I’m a fan of BBC’s radio shows and have it on all day, if possible. From news to analyses of current affairs on its World Service to comedy, it’s one way to stay sane cleaning playdough off the carpet or peeling prawns.

One of the more entertaining programs on today was on the Asian Network Report, called ‘Don’t call me Asian’. It’s about why 80 per cent of British Hindus don’t want to be called ‘Asian’ for various reasons, among which was that they didn’t want to be grouped together with Muslim Pakistanis. The report interviewed Hindus, Sikhs and Pakistanis on what they thought about this latest ‘uproar’ over the classification ‘Asian’.

But first, a question:

Is this not the most ridiculous rubbish you’ve ever heard?

Why the need for further segregation? Why would anyone call you an Asian if you don’t, at the very least, look like one? Does being called Asian bear some kind of…stigma that you’re somewhat of lower class or inferior quality? So what if someone mistakes you for a Muslim instead of a Hindu for the two seconds until you correct them? 

Would Brits be offended if they were called Europeans? Would the term ‘Caucasian’ be offensive to, say, the Muslim Azerbaijanis because today, it just means anyone who’s white, and anyone who’s white is assumed to be Christian?

As a Malaysian Chinese, a citizen of a Muslim country, I have encountered many such ignorant assumptions. However, it is the unsurprising result of globalisation happening faster than we can handle, what with Malaysia being perhaps still quite an obscure country on the world stage despite our architectural achievements and space travel ambitions. It is, at the very least, a forgiveable assumption if people here in the US think I’m

– from China; and/or
– a Muslim. 

But unlike these hoity-toity 80% of Hindus who’re Brits and don’t like to be called Asians (careful qualification here), I like correcting those who make the mistake, that I am neither from Mainland China nor am I Muslim. At best, those who ask are genuinely curious, which adds to my exoticism. At worst, they seem pleasantly surprised. Either way, it is a good conversation starter.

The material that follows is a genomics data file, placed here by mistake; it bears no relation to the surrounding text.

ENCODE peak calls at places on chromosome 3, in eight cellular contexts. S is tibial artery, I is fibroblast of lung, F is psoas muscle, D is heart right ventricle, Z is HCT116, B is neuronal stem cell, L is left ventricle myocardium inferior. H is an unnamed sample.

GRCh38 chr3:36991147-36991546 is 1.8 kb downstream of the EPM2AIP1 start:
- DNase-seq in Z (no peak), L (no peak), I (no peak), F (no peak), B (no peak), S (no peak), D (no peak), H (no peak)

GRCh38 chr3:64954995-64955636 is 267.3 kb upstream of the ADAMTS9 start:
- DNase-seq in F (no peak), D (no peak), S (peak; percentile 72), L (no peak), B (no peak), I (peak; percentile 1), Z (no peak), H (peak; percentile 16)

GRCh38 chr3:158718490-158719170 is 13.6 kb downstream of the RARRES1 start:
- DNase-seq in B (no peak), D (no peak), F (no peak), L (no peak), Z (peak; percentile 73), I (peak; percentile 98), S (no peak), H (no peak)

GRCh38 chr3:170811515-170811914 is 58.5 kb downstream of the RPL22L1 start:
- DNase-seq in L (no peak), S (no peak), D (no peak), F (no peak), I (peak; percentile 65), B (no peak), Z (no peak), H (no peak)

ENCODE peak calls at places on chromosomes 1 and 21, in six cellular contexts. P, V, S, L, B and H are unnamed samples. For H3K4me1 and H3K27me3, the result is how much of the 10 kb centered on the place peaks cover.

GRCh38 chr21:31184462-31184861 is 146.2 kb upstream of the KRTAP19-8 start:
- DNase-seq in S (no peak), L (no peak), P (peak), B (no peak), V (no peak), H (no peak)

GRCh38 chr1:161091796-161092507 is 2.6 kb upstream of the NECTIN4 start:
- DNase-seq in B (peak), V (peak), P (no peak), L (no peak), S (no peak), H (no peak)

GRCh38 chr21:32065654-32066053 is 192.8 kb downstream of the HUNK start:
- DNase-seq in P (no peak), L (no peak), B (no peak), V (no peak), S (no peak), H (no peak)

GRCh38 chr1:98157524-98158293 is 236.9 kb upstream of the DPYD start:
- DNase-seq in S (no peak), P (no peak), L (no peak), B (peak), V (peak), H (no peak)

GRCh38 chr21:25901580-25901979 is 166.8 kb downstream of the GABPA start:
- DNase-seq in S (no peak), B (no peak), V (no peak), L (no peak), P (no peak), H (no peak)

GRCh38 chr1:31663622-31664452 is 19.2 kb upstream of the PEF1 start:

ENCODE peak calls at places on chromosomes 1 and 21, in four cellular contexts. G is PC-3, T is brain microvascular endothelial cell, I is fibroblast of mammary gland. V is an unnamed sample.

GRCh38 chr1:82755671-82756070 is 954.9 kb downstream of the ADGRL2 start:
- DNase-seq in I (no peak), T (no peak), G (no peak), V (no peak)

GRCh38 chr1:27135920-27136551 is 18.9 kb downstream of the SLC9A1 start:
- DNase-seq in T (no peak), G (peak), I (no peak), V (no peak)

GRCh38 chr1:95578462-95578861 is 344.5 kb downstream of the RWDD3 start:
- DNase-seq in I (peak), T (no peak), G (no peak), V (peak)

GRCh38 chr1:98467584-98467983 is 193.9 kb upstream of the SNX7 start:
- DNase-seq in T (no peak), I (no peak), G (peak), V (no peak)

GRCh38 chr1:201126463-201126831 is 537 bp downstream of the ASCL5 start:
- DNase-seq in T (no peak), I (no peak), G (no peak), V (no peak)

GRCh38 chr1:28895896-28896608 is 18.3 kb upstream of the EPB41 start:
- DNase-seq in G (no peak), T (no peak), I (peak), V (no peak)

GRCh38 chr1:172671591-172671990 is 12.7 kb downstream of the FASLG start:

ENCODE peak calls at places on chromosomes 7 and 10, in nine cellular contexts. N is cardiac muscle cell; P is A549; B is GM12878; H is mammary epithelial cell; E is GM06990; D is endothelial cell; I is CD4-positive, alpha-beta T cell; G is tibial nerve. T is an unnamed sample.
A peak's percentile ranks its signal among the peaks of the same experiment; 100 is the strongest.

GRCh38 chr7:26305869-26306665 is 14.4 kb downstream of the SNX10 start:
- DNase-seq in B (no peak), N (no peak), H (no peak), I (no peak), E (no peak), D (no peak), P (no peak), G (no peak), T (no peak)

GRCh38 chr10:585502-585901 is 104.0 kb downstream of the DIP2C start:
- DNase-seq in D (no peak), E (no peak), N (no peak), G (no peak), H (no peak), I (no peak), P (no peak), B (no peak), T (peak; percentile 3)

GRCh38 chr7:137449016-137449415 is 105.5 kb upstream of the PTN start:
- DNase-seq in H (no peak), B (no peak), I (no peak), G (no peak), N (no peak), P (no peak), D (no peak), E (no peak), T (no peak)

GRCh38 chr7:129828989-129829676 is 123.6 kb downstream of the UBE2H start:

Am I slighted that people know next to nothing about Malaysian Chinese? Would Azerbaijanis be slighted if we thought they were mostly Christians? If so, nobody knows, or cares.

In other words, what is the big fucking deal?

Is wanting NOT to be called Asian, but instead ‘British Hindu’ or ‘British Sikh’ not racist even as it claims be more politically correct? It’s one thing wanting to be more specifically identified so as to be categorised wrongly as a Chinese when one is clearly Indian. It’s quite another wanting to be recognised, even in the most superficial sense (say, a physical description for a police report or when filling out an online form, or when described in the media) that one is not Muslim or of some other religion.

But even that is not important. When one gets all riled up about being assumed a slew of things when one is not, one must consider if getting outraged will

– make people want to learn more about the different types of South Asians?

– earn one the proper respect because one is addressed race-and-religion-appropriately ?

– improve our quality of life?

– make us better human beings?

– exclude you the unfortunate random booty-check at the airport?

If the answer to all these questions is no, then I ask you again

What is the big fucking deal?

In the end, it all smacks of meaningless segregation, is what I think. There are more serious problems in the world to bother one’s afternoon with than the sensibilities of a few thousand British Hindus.

I say suck it up. I’m sure you’ve been called worse.